11. Watching movies at home changes behavior in theaters, especially for those darned extroverts. Talking, eating noisily, moving around, who cares, we can rewind and play it again if we miss something, can’t we? No question about it, where we do a thing becomes a factor in how we habitually do it, and evolution is inexorable. But evolution usually brings good things along with bad ones. After all, now we CAN avoid high ticket prices by watching at home. And we CAN rewind, not only when someone’s rudeness makes us miss something, but also when we like something so much we want to relive it again, or review the dialogue to remember an exceptional phrase.

  12. Are you a member of the @wittertainment community? If not, you really need to be since it’s a global movement of people who believe in the sanctity of cinema.

    Look forward to reading more from you. Congrats on the FP!

  13. I came across your Post via Freshly Pressed and may i declare myself in awe. My My My, i love the coherence and cohesion in your words. It is almost silky. I have been trying to get to your previous works, but i daresay they are in disarray. I have also checked your About Page, but it doesn’t say much, as in, i thought it should be having definite links to all your works.
    No Denying, your works are an honor to read. Go On!

  14. One of my favourite fairy tales. I’ve often felt akin to the princess in the story, her empathy and sensitivity to things others may not notice. I’ve always thought this was a characteristic to be adored, one that is often dismissed and looked down on in our present societies.

    I absolutely love going to the cinema, I love how all encompassing it is, how you’re totally immersed in the movie with all your worries taking a back seat for at least an hour and a half. But I only go on the least popular days. There’s nothing sweeter than having the cinema all to yourself!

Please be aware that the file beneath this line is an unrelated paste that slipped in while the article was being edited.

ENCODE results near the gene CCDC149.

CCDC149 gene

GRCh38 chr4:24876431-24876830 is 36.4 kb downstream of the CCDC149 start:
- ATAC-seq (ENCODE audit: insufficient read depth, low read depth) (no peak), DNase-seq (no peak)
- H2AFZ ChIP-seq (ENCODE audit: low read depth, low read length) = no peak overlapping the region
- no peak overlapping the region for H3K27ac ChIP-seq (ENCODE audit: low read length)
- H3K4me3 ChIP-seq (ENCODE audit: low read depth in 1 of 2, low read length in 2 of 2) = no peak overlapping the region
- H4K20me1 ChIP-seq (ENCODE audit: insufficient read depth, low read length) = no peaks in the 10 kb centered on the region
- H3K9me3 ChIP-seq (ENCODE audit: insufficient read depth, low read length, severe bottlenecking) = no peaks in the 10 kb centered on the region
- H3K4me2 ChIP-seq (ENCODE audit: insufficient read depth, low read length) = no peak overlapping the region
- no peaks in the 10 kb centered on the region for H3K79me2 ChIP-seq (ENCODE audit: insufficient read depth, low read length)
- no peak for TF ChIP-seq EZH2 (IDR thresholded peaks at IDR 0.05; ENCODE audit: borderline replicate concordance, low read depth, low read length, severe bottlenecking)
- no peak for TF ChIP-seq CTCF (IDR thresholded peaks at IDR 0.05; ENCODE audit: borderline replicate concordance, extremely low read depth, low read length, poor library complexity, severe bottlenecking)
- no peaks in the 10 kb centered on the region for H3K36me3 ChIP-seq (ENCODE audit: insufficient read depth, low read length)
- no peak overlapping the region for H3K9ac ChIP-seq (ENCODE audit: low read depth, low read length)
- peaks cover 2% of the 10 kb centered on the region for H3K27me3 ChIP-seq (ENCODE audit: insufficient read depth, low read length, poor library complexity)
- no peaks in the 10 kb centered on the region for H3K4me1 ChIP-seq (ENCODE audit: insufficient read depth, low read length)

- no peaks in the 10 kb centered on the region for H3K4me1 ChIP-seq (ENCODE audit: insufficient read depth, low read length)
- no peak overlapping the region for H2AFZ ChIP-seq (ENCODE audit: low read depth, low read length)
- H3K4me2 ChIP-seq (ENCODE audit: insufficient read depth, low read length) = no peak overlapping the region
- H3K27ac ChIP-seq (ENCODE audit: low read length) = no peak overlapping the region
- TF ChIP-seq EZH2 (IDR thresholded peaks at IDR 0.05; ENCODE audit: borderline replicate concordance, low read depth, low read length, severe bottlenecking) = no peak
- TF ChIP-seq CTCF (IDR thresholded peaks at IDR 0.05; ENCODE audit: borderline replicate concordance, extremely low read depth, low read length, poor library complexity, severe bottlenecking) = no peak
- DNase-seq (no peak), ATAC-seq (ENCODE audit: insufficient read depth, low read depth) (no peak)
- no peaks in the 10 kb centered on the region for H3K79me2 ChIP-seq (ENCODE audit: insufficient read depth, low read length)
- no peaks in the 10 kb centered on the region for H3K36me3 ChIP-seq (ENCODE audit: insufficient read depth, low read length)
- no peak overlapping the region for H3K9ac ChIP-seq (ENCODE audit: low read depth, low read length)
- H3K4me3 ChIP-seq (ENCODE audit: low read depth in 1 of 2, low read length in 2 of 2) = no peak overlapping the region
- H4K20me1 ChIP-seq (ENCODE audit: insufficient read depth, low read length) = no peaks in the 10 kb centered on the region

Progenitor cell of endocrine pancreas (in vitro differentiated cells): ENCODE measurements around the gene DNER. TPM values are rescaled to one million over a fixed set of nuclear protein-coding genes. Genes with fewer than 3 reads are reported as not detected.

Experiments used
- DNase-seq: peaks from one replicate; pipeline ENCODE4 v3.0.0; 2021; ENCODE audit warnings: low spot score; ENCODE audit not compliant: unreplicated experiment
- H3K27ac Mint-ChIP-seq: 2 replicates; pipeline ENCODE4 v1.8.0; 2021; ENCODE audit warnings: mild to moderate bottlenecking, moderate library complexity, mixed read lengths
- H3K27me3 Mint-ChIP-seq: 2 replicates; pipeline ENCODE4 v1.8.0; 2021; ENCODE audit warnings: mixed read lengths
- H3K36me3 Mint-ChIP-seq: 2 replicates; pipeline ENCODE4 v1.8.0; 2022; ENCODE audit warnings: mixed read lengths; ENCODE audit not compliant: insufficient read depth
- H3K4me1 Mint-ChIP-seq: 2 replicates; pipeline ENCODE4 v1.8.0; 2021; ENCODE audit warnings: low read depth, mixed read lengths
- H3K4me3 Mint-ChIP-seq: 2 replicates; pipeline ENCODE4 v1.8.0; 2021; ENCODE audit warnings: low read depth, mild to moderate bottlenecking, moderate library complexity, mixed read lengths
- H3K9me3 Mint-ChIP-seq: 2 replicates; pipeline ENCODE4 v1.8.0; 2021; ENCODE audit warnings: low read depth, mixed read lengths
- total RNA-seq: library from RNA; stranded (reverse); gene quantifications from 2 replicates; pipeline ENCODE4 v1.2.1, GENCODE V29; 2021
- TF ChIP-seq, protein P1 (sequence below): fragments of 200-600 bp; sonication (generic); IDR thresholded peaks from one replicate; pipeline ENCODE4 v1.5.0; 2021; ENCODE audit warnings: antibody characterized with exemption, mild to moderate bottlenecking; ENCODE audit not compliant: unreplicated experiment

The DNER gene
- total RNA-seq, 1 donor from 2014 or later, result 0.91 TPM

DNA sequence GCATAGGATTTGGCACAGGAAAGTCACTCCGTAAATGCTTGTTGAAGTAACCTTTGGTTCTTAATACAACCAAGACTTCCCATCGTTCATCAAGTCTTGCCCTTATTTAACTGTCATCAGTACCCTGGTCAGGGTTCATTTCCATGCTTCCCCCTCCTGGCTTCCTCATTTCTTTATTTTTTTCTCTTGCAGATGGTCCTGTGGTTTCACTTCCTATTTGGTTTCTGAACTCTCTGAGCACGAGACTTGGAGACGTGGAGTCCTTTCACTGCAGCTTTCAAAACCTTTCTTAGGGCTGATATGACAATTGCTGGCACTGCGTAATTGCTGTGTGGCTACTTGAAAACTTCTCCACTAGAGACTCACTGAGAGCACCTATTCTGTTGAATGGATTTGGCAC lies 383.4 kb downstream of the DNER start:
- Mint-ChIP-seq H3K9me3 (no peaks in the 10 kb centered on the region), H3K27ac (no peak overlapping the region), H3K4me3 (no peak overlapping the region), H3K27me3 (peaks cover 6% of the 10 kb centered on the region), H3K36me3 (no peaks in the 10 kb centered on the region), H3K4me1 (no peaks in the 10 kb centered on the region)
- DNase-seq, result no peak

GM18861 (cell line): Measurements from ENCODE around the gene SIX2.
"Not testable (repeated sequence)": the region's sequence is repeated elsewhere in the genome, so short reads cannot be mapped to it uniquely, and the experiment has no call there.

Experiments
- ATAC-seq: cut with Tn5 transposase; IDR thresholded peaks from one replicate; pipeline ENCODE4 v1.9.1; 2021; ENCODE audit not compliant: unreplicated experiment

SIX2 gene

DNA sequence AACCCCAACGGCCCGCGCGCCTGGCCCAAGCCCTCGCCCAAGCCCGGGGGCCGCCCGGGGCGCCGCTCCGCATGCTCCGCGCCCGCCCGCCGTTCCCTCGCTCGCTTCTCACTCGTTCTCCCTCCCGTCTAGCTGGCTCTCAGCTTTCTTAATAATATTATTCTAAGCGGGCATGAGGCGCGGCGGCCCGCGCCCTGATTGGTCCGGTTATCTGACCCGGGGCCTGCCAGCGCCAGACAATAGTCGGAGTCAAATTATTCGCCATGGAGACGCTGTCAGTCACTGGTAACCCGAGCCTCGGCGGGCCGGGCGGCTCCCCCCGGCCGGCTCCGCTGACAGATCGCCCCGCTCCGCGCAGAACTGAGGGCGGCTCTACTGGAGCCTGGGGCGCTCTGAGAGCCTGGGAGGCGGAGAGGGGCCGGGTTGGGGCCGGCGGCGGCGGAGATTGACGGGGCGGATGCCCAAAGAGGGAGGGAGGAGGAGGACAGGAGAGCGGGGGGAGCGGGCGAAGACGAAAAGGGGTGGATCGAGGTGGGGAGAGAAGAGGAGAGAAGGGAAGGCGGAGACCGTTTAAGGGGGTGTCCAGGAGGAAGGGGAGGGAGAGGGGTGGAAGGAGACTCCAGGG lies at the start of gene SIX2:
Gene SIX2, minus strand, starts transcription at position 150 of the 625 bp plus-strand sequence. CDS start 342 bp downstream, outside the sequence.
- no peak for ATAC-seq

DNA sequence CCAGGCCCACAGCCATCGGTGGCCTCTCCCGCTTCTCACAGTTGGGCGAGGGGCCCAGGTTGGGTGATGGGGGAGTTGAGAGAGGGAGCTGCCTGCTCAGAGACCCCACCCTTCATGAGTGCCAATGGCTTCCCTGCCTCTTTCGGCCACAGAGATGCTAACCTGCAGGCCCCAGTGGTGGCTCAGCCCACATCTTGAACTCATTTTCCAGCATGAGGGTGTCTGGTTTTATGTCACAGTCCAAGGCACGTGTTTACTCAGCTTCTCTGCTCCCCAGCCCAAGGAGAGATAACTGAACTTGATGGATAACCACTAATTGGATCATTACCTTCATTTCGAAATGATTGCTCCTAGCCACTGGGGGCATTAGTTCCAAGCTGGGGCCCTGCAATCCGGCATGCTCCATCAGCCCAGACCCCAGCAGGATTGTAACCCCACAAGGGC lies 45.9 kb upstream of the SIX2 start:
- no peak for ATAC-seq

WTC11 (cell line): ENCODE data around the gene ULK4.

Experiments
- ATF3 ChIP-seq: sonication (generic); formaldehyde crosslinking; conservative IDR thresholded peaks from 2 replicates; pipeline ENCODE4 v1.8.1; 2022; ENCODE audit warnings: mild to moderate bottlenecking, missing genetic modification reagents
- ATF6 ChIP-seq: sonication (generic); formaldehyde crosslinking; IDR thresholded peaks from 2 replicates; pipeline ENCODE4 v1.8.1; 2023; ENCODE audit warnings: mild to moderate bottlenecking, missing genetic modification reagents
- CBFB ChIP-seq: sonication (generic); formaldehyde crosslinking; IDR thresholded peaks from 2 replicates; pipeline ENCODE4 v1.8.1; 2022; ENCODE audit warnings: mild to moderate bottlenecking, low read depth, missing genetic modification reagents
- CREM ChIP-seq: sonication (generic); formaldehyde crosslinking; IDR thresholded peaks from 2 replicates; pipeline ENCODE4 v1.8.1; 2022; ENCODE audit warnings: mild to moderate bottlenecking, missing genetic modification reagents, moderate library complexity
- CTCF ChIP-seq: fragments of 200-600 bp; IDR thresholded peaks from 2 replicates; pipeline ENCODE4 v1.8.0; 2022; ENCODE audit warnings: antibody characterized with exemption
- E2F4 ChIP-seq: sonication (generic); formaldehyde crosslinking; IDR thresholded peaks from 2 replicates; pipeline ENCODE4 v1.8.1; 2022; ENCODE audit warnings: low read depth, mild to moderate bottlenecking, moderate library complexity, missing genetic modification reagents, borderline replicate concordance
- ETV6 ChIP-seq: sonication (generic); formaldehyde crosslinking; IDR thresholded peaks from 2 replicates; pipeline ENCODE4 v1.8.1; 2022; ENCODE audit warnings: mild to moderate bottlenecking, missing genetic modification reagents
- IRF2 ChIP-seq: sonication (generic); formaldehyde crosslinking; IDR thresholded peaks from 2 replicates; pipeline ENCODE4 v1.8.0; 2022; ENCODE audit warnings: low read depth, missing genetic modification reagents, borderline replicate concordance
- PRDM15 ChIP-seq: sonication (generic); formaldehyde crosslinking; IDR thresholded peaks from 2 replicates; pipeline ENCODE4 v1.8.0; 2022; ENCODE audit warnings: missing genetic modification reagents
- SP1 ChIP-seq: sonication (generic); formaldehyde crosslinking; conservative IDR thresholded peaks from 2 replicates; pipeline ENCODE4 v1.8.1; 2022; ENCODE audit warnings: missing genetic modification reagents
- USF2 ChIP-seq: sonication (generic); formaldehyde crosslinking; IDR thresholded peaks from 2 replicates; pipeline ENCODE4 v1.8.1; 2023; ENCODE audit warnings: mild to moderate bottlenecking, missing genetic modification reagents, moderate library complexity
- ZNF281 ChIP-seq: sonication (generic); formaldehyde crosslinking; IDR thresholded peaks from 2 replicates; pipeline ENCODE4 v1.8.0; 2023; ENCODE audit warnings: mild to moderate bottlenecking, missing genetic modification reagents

15. Boy did this ring a bell…It amazing and very sad how many people have lost the ability to remember and USE the basic manners we were taught and learned in kindergarten. Or maybe the problem is nobody cares if they are disrespectful any more. I say bring on the ushers with a big stick!

  16. I’m going to be a bit of a hypocrite here. I can’t stand seat-kickers, slurpers, phone-users and noisy eaters in the cinema, but I’m terrible myself for talking. It’s usually during movies that are based on books; I start murmuring things like “I can’t believe they left that bit out” and don’t realise I’m getting louder until I actually need to be shushed by my friends or, worse, a complete stranger. I like the idea of a silent cinema, but I’d need a substantial amount of duct tape for the good of my fellow cinema-goers!

  17. After working in a chain cinema as an usher for a while and then projectionist, I really hate movie goers ,well not all movie goers just the ones you mentioned. crinkly bag man, and the crazy crisp cruncher, are to me the worst. When someone is talking you can eject them but someone eating the popcorn they just paid a fortune for is not acceptable even if they are more of a disturbance. I think smaller cinemas are the way to go, even for the popular films, yes they are a bit more expensive but the atmosphere is far better. We did play some silent movies and they were a great experience. as I was there already I watched quite a few of them people seemed to respect the silence more if that makes sense, either that or there were not many younger people in the audience. Still they did not compare to testing a 35mm print before it was shown to the public, a whole 400 seat cinema to yourself and you can even adjust the volume!

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  19. I can totally relate. I’ve recently seen a movie and whispered to my friend seated beside me, “Why the heck do these people think we need a commentary?!! Why won’t they SHUT UP?!” I can’t stand the “talkers” in the movies. I enjoyed this post. You write really well.

  20. Pingback: A Quest For A Genre: Fairy Tales | The L. Palmer Chronicles